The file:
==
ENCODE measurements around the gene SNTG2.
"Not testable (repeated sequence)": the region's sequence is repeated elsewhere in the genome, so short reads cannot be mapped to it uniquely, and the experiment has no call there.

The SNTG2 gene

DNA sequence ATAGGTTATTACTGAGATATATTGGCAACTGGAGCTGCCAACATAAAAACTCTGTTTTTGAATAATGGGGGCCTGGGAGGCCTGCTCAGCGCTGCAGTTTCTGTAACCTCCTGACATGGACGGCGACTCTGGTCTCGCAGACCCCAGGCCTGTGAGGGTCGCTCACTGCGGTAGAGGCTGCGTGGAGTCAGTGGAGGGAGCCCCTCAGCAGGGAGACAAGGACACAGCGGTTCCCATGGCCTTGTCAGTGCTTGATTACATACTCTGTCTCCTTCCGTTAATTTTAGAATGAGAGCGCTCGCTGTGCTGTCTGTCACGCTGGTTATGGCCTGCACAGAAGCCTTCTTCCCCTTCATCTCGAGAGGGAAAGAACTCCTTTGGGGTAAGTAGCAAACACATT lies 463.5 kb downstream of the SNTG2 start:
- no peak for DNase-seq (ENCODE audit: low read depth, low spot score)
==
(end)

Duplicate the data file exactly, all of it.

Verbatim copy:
ENCODE measurements around the gene SNTG2.
"Not testable (repeated sequence)": the region's sequence is repeated elsewhere in the genome, so short reads cannot be mapped to it uniquely, and the experiment has no call there.

The SNTG2 gene

DNA sequence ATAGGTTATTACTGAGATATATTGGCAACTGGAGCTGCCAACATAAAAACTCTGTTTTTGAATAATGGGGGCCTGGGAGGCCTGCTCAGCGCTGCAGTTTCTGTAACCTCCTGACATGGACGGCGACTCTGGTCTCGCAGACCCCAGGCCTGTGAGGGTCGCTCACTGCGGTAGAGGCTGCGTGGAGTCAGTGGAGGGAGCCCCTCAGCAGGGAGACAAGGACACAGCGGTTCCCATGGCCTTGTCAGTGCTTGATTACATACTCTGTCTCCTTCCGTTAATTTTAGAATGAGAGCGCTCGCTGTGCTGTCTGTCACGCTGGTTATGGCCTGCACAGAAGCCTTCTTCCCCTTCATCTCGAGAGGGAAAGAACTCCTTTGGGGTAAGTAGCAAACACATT lies 463.5 kb downstream of the SNTG2 start:
- no peak for DNase-seq (ENCODE audit: low read depth, low spot score)